The VGB Act required that all public pools with single drains other than an unblockable drain, be equipped with a safety system that would minimize the chances of entrapment. One such system, called SVRS, or safety vacuum-release system, cuts power to the pump when someone (or something) blocks the flow
of water through the drain.
But controversy arose as the Consumer Product Safety Commission tried to interpret and implement the law. The CPSC commissioners voted 3 to 2 to interpret the legislation as requiring only an unblockable safety drain cover as satisfying the unblockable-drain option. CPSC Chairwoman Inez Tenenbaum, however, articulated that unblockable safety drain covers were not the same as an unblockable drain. She stated that pools with safety covers that are broken or removed for service, as they often are, would not protect against entrapment if there was not a backup safety system in place such as an SVRS.
The CPSC vote disappointed some members of Congress, who wrote to the CPSC stating that the change ignored the intent of the law.
We know that injuries and fatalities can be prevented through the use of unblockable drain covers in swimming pools and spas. But Zachary Cohn died in a pool whose drain cover was removed during servicing. A safety vacuum-release system could have prevented his death. We believe that both systems should be used.
In further developments, yesterday the CPSC Commissoners voted to withdraw their draft "interpretive rule", which defines how the law is implemented, so that the application of the the new law could potentially be expanded. Formerly, their interpretaion of "public accommodation facilities" such as hotels and motels, exempted those with five rooms or less.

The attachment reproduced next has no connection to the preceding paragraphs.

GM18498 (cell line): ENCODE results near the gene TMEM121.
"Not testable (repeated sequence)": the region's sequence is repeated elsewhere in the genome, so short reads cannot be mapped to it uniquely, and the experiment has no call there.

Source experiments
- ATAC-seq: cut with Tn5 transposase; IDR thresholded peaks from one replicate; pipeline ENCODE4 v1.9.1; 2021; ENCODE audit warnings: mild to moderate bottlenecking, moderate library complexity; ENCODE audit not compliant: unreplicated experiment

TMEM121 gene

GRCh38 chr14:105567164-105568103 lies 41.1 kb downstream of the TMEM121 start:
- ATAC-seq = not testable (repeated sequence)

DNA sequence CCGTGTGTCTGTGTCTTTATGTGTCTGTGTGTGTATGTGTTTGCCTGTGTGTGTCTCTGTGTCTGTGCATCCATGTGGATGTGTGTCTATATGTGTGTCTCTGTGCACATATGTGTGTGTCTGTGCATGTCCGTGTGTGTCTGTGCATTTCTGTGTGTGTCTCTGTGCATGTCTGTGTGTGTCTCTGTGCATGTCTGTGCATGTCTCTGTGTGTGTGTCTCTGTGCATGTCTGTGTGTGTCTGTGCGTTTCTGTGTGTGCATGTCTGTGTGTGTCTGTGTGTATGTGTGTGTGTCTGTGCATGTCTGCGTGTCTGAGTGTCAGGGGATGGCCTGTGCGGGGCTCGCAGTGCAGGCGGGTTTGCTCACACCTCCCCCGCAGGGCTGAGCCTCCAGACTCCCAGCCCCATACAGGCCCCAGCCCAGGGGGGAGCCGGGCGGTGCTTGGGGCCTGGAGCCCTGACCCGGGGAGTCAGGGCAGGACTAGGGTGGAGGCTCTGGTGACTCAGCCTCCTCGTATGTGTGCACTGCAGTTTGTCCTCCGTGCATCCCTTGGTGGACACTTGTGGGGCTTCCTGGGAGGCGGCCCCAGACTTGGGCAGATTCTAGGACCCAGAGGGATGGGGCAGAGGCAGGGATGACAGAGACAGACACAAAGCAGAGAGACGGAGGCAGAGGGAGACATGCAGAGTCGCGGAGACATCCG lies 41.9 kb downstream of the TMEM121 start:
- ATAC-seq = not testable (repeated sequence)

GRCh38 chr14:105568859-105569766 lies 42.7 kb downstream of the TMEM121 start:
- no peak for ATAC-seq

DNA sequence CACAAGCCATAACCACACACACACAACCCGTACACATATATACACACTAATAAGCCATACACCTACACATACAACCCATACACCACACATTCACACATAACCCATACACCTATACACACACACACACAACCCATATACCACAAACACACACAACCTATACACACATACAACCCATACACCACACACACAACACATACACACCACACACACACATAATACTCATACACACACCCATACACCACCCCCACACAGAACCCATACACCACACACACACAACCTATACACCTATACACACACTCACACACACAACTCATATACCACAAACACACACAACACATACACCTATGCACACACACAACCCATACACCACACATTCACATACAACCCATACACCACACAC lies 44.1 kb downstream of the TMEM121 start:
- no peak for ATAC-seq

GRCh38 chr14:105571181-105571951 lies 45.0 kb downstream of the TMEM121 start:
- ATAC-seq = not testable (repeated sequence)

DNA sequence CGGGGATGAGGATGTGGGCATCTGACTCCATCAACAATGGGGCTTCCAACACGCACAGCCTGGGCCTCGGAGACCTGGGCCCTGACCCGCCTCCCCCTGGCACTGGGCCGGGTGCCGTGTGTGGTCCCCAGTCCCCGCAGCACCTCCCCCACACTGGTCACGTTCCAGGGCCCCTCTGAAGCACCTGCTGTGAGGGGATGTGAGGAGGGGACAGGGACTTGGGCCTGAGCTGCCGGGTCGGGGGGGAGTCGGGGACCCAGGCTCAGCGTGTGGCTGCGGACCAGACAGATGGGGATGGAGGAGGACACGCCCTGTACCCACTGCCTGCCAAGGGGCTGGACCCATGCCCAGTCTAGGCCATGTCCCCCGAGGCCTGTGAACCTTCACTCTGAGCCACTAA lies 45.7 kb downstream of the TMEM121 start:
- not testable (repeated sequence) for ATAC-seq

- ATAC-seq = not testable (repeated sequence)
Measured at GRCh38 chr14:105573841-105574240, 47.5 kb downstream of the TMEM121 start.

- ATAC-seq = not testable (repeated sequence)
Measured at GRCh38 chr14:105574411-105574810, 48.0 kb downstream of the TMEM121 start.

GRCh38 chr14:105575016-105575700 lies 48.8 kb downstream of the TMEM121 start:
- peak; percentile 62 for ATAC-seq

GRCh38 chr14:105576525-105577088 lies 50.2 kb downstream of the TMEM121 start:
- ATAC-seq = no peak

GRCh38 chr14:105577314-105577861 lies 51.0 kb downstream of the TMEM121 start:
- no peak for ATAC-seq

Realizing that this cut off did not provide a fully comprhensive measure of safety, the Commissioners voted to amend their interprtive rule, following a public comment period, such that "public accommodation facilities means an inn, hotel, motel or other place of lodging including but not limited to rental units that are rented on a weekly or biweekly basis." That could expand the pool-safety requirements to rented beach or ski houses, mountain lodges, and the like. The Act also provides a model state law so that, if adopted, regular residential pools would be covered. We think that expanding the law's application can only help prevent drownings.
With any swimming pool, look to make sure the drains won't cause entrapment. There should be more than one drain, a dome shaped drain cover, and/or a safety vacuum-release system attached to the pump or similar backup systems.
—Desirée Ferenczi and Don Mays